• reduce : scale down a cube
  • crop : pull a region out of a cube

Create a HiRISE Anaglyph

See: HiRISE Anaglyphs

HiRISE-to-HiRISE Geometric Control

Two HiRISE observation of red filter images will be geometrically controlled by shifting one observation set relative to a master observation. A collection of tiepoints that links all the images is needed to accomplish this task. A few tiepoints will be constrained heavily to tack down the control points when the bundle adjustment is performed. After the camera pointing has been updated the images will be projected, tone matched, and mosaicked together.

Collect tiepoints for each observations

1.  Generate normalized cube files for each observation by running steps 1 to 7
    See steps under Batch Processing (above section)

2.  Create a list of all the normalized cube files for both observations
     ls  *norm.cub > normalized.lis

3.  Add footprint polygons to the image labels of each normalized cube file
     footprintinit from=\$1 linc=100 sinc=50 incre=true -batch=normalized.lis

4.  Add camera statistics information to the image labels of each normalized cube file
     camstats from=\$1 linc=100 sinc=50 attach=true -batch=normalized.lis

5.  Create separate lists of the normalized cubes for each observation
     ls PSP_004339_1890*norm.cub > set1.lis
     ls PSP_00568*norm.cub > set2.lis

6.  Find image overlaps and record the information to an output file for each 
    observation separately
     findimageoverlaps froml=set1.lis over=set1_overlaps.txt
     findimageoverlaps froml=set2.lis over=set2_overlaps.txt

7.  Automatically seed tiepoints along the overlaps, run separately to avoid 
     seeding too many points in the overlap areas between the two sets
     autoseed fromlist=set1.lis deffile=hirise_ccd_sets_seed.def 
     errors=hirise_set1_autoseed.err networkid=Hirise_set1 
     pointid=hirise_set1_\?\?\?\? description="HiRise set1 images autoseed
     with hirise_ccd_sets_seed.def"
     autoseed''' fromlist=set2.lis deffile=hirise_ccd_sets_seed.def
     overlaplist=set2_overlaps.txt onet=hirise_set
     errors=hirise_set2_autoseed.err networkid=Hirise_set2
     pointid=hirise_set2_\?\?\?\? description="HiRise set2 images autoseed 
     with hirise_ccd_sets_seed.def"

8.  Merge the two output networks produced by the autoseed program
     cnetmerge inputtype=cnets
     networkid=HiRiseSets description="Hirise merge set1 and set2 networks"

9.  Perform automatic sub-pixel registration between the measures for each 
     control point.  A registration template is required that defines what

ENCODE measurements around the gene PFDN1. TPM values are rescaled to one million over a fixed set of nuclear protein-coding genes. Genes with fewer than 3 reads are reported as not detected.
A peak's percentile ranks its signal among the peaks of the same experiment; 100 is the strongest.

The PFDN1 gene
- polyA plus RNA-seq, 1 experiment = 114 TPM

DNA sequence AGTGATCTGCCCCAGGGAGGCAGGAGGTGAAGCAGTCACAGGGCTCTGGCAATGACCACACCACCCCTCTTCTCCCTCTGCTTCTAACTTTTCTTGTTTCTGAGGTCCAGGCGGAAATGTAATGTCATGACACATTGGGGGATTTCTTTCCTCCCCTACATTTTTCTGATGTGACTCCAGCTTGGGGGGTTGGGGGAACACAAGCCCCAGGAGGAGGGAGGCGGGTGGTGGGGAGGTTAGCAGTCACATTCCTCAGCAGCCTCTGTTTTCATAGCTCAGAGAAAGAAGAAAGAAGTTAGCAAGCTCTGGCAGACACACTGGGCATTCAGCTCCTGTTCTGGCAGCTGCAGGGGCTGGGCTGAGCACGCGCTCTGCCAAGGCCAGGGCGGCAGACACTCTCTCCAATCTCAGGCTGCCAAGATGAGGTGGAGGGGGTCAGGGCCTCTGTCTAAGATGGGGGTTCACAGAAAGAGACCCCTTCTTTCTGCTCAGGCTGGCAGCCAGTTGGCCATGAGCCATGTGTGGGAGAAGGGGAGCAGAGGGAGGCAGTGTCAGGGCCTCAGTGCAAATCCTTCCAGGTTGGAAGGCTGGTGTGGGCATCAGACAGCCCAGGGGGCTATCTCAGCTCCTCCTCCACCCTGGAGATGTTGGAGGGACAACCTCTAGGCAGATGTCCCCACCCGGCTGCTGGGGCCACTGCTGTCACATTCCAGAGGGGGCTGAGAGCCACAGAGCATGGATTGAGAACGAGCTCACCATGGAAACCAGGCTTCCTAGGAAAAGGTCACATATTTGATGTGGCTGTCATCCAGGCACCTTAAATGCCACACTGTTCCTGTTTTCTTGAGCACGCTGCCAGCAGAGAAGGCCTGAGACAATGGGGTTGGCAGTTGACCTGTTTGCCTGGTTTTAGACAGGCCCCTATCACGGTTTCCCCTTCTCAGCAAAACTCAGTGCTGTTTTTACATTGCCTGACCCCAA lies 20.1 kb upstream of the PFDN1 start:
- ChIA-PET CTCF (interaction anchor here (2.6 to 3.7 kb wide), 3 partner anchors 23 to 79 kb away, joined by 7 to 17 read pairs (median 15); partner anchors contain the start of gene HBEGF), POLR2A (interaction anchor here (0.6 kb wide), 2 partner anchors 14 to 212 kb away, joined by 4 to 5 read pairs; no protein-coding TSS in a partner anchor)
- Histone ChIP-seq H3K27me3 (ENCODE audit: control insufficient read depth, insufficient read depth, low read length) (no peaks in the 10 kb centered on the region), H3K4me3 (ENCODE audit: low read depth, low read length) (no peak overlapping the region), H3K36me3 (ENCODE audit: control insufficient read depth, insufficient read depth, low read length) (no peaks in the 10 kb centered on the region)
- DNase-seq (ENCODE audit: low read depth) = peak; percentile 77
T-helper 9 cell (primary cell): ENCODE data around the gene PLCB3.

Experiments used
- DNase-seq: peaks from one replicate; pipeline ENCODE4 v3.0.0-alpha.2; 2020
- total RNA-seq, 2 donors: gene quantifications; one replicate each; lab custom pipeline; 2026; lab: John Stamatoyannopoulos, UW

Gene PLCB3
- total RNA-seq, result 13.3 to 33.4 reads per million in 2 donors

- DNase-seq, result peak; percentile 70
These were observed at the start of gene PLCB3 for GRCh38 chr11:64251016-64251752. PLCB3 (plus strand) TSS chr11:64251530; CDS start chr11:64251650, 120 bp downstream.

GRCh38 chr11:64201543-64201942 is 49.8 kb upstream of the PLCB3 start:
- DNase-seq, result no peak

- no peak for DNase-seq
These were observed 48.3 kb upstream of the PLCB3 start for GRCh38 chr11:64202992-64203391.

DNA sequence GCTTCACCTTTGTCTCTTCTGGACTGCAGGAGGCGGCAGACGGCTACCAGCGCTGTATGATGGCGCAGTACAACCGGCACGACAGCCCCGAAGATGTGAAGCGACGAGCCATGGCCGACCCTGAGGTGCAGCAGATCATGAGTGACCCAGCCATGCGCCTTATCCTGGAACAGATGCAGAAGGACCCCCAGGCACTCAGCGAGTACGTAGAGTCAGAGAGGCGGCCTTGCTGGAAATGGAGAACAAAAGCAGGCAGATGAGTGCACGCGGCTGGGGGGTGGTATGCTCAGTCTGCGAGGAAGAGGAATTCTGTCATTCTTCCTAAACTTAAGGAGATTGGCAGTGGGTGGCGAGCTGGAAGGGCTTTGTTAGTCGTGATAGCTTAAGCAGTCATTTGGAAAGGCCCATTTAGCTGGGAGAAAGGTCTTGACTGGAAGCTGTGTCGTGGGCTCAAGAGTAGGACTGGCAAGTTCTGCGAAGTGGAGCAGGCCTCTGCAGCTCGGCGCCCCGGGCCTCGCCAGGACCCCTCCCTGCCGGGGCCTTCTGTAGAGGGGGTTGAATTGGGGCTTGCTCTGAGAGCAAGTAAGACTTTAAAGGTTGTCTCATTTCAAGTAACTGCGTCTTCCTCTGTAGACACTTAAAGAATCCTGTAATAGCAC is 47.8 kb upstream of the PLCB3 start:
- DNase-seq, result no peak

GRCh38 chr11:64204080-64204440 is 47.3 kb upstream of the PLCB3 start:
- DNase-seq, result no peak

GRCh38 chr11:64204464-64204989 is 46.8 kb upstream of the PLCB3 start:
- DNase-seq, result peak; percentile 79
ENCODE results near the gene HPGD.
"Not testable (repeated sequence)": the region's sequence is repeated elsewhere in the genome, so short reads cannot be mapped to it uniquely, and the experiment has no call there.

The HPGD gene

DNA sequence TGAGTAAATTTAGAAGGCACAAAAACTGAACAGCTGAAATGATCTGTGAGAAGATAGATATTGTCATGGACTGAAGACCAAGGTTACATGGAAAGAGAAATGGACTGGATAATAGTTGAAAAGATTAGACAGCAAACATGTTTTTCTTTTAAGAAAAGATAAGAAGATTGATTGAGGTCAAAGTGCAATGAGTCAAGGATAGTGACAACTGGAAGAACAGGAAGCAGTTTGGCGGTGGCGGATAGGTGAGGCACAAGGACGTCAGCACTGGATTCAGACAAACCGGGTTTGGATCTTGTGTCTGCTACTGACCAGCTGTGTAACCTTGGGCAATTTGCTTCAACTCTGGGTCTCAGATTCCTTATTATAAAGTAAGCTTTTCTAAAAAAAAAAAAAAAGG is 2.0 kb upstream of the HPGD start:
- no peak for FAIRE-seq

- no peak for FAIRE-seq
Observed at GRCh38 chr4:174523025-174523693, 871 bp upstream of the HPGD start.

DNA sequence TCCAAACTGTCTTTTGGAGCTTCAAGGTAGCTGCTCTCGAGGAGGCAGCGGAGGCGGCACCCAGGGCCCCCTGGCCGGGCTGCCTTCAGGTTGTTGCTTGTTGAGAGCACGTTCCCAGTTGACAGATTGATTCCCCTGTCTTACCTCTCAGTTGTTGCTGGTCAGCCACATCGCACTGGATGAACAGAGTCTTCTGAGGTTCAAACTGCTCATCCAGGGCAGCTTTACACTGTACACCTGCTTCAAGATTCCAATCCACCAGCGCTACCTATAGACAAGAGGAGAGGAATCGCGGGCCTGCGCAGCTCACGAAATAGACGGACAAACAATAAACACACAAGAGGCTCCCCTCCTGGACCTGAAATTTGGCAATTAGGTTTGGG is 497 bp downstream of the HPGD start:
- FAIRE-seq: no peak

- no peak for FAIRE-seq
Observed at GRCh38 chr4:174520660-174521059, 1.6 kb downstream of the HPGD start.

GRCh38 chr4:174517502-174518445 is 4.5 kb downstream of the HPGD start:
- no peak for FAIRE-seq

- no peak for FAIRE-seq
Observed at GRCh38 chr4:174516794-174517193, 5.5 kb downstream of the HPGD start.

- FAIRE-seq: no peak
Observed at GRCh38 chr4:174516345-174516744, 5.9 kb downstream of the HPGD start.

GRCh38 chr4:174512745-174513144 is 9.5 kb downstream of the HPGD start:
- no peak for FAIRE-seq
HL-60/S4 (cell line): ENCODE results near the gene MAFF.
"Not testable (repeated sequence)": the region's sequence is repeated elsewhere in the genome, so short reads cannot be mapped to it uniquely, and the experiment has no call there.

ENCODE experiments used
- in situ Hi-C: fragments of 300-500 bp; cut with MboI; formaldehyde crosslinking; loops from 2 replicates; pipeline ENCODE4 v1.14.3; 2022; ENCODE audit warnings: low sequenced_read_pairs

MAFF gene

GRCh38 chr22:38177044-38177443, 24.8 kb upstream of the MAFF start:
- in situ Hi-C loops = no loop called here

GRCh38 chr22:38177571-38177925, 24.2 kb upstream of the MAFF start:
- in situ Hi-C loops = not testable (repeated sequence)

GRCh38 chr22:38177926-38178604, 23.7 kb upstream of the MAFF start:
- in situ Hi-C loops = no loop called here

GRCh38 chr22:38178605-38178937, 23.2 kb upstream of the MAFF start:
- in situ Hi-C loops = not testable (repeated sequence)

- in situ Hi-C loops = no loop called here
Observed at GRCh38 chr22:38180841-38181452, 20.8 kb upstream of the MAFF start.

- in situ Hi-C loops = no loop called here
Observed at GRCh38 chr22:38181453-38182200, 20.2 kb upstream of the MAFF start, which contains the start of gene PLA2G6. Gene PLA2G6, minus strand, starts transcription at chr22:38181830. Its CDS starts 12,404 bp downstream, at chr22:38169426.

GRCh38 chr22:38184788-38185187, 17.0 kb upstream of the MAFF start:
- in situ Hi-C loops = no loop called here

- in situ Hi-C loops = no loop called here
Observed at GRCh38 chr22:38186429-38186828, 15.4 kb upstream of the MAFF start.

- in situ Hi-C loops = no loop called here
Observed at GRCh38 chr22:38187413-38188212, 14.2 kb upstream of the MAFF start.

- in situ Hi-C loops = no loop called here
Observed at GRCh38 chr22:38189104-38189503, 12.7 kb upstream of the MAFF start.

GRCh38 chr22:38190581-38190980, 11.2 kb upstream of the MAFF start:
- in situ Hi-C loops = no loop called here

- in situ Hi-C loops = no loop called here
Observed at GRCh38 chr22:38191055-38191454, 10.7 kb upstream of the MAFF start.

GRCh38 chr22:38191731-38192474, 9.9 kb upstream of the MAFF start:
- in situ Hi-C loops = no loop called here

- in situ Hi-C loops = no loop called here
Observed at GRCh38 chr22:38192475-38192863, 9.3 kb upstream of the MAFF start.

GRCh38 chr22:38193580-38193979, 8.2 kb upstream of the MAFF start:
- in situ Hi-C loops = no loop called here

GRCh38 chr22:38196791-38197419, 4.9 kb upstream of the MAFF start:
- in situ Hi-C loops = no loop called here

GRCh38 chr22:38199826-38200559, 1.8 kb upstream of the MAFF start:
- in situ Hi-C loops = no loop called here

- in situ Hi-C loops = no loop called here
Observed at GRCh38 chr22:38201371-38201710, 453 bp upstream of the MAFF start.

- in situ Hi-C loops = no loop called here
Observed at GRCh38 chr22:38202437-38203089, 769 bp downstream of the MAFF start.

the tolerances should be for the program pointreg.  The input list 
     should contain all the images included in the two control networks that 
     were merged previously in step 8
     pointreg fromlist=all_norm.lis
     flatfile=hirise_autoseed_merged_sets_ptreg.txt points=all

For more information see Automatic seeding of tiepoints and
Pattern Matching

Evaluate the results of automatic seeding and registration

Display the result with qmos to see the distribution of control points and the point types (blue=successful, red=failed)

 Under file, select "Open Cube List"
 Select the file list, and then press "Open"
 Click on the "Control Net" button
 Select the control network file (output of pointreg), and press "Open"

The example below shows the footprint plot with the tiepoints in the control network. Additional work is required to convert some ignored tiepoints to valid tiepoints with qnet or pointreg.

HiRISE control network plot

After fixing critical tiepoints that link the images together with qnet or pointreg, the result should look like the example below:

HiRISE control network plot, after fixing critical tiepoints

Note: The ignored points and measures were deleted in the plot above

Add and register control measures between the two observations to link them together

 1.  Remove all the ignored points and measures before adding additional 
     measures. The input network should be the output from qnet or 
     pointreg in the previous step.

 2.  Add new control measures in order to link the two observations 
      cnetadd fromlist=all_norm.lis addlist=all_norm.lis
      log=hirise_autoseed_merged_sets_ptregedit_add.log polygon=yes

 3.  Automatically register the new measures to the reference measures
     which were set in the previous steps.  The registration template
     must be modified to allow for the offset between the two sets.
     In most cases, the search area needs to be increased and some of
     the other settings may need to be adjusted also.

     IMPORTANT: set "measures=candidates"  

      pointreg fromlist=all_norm.lis points=all measures=candidates

 4.  Remove all ignored measures from the control network.

 5.  Check the network for missing links, single measures, no control 
     points, or problems with the latitude and longitude.
      cnetcheck fromlist=all_norm.lis prefix=cknet1_

 6.  Check the output results and fix any problems reported. If the 
     network is good, continue to the next step.

See Automatic Registration for additional information.

Use qnet to constrain tiepoints

We will be adjusting all the images relative to one image instead of to actual ground coordinates. Use the interactive program qnet to constrain a set of tiepoints to a specified geographic location. The amount of movement allowed will be defined by setting the apriori latitude, longitude, and radius values by some amount. In our example, the apriori sigma values for (lat, lon, radius) will be set to (1.0, 1.0, and 100.0) for the selected tiepoints. Make sure the latitude, longitude values are obtained from the same image.


  • click for more information on the interactive program.

 Select "Open control network cube list"
 Select "all_norm.lis"
 Select ""

 In the "Control Network Navigator" window go to the drop-down menu 
  next to "Points", and select "Cubes"